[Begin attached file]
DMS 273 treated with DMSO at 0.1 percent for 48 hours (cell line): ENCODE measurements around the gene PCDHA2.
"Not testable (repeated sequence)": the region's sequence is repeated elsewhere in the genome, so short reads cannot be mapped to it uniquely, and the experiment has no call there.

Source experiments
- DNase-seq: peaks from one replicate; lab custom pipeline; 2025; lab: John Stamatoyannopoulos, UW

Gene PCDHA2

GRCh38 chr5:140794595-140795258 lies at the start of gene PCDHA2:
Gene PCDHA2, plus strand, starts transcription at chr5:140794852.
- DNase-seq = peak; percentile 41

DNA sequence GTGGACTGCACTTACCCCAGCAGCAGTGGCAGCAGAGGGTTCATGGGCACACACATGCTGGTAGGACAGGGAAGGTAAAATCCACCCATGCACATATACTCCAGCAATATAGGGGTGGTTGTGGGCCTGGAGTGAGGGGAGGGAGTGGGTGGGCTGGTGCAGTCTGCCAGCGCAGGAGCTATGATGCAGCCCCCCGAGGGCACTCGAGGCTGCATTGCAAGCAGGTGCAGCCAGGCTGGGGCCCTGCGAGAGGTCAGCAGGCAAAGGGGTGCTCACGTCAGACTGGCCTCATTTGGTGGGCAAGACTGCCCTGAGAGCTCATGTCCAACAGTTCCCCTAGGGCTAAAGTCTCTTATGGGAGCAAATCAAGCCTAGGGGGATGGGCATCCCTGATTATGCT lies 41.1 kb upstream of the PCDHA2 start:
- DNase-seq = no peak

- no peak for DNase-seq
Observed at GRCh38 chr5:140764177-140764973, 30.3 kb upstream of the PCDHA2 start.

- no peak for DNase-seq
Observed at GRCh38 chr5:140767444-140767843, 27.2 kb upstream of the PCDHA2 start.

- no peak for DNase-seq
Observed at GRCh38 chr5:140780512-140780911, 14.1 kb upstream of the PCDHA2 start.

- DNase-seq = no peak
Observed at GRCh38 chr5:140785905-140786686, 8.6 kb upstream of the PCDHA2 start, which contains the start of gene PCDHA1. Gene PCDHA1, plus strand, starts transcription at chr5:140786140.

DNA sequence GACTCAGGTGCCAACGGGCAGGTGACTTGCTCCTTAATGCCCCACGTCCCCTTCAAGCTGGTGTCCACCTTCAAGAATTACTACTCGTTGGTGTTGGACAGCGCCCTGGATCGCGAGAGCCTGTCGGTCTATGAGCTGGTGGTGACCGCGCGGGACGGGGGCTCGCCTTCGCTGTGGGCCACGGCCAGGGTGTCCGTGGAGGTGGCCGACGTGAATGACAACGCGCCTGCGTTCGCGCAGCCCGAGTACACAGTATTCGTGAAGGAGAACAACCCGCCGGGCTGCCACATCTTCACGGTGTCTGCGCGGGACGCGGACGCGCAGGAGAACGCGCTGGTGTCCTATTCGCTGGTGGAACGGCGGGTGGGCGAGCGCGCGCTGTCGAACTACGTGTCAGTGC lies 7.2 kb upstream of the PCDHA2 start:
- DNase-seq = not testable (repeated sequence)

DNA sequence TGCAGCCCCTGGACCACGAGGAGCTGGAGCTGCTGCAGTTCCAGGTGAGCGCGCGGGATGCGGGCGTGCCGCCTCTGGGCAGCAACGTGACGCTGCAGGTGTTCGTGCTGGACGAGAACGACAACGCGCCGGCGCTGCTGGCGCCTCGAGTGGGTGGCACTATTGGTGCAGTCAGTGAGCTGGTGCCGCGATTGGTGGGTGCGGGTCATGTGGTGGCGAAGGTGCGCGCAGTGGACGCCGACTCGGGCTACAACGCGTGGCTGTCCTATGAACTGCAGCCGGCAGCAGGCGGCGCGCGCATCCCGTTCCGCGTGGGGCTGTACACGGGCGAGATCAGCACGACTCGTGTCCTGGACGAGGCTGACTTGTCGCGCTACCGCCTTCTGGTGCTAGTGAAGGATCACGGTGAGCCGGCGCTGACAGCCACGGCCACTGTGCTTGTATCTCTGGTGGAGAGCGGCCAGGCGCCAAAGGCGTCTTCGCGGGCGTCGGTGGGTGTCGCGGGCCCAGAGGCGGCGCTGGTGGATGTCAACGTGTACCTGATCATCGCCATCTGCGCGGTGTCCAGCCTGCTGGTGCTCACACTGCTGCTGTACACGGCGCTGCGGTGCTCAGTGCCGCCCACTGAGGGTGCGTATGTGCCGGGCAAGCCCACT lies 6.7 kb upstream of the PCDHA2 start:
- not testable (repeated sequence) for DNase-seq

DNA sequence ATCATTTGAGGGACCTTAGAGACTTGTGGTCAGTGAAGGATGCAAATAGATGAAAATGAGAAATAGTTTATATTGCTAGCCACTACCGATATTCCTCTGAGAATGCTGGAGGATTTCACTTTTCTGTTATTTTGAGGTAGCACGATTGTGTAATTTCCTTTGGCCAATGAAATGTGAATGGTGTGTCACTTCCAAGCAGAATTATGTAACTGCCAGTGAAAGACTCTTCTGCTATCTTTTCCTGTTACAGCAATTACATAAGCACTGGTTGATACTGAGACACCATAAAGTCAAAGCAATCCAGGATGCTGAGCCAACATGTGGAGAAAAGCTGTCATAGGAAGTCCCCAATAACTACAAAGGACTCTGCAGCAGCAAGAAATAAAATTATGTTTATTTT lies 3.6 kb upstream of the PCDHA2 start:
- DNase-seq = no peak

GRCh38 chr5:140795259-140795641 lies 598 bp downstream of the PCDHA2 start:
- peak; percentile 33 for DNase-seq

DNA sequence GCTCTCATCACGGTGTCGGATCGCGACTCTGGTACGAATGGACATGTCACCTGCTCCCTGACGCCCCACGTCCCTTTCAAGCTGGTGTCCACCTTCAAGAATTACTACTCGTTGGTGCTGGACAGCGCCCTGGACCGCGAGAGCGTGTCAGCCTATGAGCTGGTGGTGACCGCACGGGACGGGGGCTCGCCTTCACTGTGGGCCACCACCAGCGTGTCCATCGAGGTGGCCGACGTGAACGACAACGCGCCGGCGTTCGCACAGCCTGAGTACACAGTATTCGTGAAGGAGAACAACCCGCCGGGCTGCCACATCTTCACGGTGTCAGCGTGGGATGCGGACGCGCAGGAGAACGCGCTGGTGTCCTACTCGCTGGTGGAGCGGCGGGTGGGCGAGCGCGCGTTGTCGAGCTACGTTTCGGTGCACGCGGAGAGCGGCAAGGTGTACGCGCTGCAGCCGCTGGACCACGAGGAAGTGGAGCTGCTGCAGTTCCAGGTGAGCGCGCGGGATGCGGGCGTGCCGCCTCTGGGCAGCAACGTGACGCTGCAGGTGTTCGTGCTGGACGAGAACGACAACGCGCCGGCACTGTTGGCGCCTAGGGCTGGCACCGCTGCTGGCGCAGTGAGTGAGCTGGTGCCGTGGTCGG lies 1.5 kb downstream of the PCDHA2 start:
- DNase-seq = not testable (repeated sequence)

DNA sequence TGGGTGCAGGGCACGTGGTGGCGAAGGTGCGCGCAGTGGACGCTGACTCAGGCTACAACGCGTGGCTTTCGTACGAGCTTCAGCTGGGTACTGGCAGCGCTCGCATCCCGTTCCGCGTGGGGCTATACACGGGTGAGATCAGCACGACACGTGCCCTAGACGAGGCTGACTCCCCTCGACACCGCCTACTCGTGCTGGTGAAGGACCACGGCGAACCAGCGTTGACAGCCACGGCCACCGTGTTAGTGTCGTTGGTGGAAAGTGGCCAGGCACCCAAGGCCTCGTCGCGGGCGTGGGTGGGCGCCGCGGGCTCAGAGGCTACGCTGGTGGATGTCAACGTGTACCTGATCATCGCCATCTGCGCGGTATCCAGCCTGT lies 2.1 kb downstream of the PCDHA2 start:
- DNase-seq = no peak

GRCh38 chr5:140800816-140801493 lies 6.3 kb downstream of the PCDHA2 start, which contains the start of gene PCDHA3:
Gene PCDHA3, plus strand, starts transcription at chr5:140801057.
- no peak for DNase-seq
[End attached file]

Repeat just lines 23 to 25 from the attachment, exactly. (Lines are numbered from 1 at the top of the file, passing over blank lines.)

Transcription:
DNA sequence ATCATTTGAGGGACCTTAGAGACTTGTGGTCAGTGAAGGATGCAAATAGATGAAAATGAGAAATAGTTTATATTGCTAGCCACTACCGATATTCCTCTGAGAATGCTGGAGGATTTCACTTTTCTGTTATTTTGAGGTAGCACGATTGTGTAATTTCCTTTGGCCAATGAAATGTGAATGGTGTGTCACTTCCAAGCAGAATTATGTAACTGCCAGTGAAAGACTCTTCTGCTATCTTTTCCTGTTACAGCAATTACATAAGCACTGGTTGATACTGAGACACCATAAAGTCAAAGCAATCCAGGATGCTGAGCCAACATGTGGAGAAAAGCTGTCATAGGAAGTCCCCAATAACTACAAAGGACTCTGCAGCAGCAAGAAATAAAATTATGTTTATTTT lies 3.6 kb upstream of the PCDHA2 start:
- DNase-seq = no peak

GRCh38 chr5:140795259-140795641 lies 598 bp downstream of the PCDHA2 start: